Empathy in Action
Researchers divide empathy into two types: cognitive and affective. Cognitive empathy entails identifying and understanding emotions in others. Affective empathy means we can feel the emotions of others, or their emotions trigger certain feelings in us. If your friend is crying because her mom died, and you understand why she's so distraught, that's cognitive empathy. If you also feel stressed and anxious to see her sobbing, that's affective empathy [source: Verhofstadt, et. al.]
When empathy bubbles up inside of you — whether cognitive or affective — you immediately want to help. That's because the emotions you're feeling become your own in a way. You shed concerns for yourself and spring into action, whether it's to cry, pat someone's arm or hop in your car to deliver clothes to someone whose home just burned down.
Our daily lives are filled with small acts of empathy, and history is filled with great ones. After two bombs went off near the Boston Marathon finish line in 2013, people donated $60.9 million to a charity fund set up to compensate the victims. When Hurricane Katrina slammed into the Gulf Coast in 2005, people heard reports about stranded pets. Thousands poured into the area to help rescue, treat and reunite pets with their owners. They also worked to place those whose owners couldn't be found [sources: Bernstein, Louisiana SPCA].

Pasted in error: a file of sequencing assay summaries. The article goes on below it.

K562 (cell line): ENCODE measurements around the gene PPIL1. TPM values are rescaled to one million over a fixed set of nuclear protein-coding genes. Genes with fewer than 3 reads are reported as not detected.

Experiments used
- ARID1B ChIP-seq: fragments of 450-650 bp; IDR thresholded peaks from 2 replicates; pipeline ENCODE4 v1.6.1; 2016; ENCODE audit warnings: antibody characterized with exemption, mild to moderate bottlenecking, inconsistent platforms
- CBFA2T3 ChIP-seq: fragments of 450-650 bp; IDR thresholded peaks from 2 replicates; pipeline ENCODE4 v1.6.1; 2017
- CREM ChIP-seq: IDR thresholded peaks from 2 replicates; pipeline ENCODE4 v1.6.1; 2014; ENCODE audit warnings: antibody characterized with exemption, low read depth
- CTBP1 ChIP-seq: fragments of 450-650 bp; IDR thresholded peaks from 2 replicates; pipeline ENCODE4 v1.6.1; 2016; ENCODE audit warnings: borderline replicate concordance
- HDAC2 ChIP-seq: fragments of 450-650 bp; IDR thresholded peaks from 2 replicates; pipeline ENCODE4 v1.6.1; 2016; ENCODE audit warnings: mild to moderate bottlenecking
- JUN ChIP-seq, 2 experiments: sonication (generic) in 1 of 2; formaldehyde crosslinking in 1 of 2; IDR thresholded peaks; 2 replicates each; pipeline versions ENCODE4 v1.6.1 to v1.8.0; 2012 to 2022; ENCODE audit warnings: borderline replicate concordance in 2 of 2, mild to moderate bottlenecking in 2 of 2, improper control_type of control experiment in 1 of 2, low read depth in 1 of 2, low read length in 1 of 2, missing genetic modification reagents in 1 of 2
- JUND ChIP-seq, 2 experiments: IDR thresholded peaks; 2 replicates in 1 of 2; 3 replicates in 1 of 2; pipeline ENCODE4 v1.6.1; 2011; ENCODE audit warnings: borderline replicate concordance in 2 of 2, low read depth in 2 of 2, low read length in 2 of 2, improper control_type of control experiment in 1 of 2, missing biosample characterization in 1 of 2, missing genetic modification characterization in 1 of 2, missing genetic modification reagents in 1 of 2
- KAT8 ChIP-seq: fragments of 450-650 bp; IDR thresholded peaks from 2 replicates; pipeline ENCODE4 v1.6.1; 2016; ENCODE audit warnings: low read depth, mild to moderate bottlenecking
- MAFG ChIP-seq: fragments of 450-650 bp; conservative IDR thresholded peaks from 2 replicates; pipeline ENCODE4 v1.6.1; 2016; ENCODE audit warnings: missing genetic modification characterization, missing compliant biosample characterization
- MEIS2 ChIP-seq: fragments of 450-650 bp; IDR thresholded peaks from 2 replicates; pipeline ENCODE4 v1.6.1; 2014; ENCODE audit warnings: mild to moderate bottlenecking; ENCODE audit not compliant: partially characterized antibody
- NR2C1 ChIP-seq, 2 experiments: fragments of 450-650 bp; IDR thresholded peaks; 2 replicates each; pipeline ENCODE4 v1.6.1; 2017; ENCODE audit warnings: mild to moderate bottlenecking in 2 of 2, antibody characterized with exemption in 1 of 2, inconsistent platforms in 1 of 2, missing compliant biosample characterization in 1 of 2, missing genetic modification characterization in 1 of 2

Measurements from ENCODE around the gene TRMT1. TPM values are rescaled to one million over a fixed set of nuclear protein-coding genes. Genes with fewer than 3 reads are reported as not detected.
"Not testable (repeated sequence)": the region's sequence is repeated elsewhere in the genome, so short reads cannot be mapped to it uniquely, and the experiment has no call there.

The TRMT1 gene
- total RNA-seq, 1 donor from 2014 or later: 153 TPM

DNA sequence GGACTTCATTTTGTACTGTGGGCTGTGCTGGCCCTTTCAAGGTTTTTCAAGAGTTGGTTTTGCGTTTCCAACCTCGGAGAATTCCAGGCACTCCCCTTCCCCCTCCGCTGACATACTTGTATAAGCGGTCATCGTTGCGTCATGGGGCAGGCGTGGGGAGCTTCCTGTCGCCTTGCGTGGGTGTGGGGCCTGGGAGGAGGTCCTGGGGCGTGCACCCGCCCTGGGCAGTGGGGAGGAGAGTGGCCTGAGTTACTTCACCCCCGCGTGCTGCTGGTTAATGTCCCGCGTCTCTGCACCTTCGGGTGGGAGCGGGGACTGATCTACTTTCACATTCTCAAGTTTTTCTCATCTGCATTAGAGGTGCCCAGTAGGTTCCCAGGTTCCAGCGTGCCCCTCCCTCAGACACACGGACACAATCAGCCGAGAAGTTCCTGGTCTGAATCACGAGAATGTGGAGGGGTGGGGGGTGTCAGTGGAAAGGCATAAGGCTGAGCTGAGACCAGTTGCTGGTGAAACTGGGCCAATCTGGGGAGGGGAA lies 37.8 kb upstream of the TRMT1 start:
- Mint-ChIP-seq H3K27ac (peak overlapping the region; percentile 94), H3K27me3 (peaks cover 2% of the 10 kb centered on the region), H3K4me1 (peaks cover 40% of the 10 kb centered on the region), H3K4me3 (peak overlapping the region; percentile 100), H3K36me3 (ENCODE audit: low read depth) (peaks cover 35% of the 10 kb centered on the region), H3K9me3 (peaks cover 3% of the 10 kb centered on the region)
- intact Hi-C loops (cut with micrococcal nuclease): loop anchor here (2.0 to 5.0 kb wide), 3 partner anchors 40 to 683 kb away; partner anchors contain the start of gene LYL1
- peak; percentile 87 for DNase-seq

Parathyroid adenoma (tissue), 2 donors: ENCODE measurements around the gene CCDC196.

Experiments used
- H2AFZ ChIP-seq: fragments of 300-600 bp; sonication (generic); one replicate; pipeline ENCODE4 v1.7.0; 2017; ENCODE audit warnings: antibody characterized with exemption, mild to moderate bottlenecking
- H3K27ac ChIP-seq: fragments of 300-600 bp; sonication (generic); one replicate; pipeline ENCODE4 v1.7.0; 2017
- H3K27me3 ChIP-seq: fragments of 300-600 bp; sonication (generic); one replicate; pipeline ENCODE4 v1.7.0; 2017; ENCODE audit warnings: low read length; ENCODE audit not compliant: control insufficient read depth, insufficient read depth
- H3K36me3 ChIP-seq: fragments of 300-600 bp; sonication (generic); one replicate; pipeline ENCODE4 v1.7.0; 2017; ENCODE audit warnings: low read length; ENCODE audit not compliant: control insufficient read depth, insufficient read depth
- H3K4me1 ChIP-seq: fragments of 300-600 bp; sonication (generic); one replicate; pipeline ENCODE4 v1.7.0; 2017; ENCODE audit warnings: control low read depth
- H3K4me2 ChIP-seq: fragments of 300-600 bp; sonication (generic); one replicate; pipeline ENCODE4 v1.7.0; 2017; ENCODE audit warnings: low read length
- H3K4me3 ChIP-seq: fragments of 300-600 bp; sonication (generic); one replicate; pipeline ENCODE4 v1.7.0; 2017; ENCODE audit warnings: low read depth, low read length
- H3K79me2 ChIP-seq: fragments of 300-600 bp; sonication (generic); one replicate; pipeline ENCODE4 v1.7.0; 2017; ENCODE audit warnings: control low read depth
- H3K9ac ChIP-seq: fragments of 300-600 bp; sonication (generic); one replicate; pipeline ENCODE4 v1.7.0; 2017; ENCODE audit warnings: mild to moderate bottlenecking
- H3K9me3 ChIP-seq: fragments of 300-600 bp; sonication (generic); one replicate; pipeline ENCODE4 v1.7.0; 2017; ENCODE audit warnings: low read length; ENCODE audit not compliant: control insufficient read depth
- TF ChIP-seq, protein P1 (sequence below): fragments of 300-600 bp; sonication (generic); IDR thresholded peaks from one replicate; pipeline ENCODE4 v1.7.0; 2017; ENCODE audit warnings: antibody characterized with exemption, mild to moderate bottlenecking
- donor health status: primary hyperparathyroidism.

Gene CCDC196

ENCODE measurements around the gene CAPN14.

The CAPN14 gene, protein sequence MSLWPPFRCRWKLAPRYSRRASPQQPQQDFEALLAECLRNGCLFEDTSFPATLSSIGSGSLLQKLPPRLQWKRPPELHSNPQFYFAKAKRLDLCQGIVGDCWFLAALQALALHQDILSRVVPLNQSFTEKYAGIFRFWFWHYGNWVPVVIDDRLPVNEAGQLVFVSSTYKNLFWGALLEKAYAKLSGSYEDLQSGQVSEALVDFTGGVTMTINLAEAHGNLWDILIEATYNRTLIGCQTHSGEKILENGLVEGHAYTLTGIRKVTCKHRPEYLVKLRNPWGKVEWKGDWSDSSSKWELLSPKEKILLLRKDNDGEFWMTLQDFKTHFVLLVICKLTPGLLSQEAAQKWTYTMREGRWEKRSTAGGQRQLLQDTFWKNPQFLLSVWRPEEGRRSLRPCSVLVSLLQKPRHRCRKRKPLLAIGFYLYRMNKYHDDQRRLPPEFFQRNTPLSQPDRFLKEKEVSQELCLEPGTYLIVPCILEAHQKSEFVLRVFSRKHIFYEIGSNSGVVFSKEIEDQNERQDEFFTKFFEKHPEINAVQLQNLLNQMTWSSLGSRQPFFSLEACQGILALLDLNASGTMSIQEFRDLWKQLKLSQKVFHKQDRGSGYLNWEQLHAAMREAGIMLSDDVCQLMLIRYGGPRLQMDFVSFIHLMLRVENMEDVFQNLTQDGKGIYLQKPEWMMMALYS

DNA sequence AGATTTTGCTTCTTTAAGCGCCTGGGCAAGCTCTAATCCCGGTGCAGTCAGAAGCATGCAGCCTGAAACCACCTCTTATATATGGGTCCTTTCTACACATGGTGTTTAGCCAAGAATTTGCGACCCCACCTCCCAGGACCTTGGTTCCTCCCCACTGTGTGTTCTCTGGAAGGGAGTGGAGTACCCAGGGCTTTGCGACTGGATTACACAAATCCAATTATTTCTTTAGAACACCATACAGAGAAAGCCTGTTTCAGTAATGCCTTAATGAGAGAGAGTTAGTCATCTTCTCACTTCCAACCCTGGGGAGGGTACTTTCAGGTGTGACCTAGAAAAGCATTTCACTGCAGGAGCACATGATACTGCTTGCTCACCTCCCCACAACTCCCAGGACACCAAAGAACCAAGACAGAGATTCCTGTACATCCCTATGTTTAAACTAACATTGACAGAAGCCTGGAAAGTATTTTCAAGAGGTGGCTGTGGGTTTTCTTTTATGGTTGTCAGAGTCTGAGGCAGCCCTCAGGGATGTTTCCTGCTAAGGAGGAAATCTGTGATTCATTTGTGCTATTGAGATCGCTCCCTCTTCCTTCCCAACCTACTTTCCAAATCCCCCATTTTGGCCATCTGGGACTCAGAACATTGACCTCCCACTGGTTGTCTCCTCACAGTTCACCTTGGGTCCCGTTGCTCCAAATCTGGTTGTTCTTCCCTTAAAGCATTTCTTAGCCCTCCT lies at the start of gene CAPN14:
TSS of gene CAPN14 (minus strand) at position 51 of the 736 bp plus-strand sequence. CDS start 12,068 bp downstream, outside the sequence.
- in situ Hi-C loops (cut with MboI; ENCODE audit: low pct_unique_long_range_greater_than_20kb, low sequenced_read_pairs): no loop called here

But empathy isn't a perfect emotion. While people respond to many misfortunes that beset others, they don't respond to all of them. As noted, thousands of Americans helped stranded pets after Hurricane Katrina, yet these same people today may yawn if they read a story about a famine threatening the lives of millions of children in other countries. Scientists say that's because the key to triggering empathy is often being able to identify with a person.
In one study, psychologists asked a group of subjects how much money they would donate to help develop a drug that would save one child's life, while another group was asked the same about a drug that would save eight children. Participants gave roughly the same answers for both groups. Yet when a third group was shown a picture of a child who needed the drug, plus was told the child's name and age, donations dramatically increased [source: Bloom].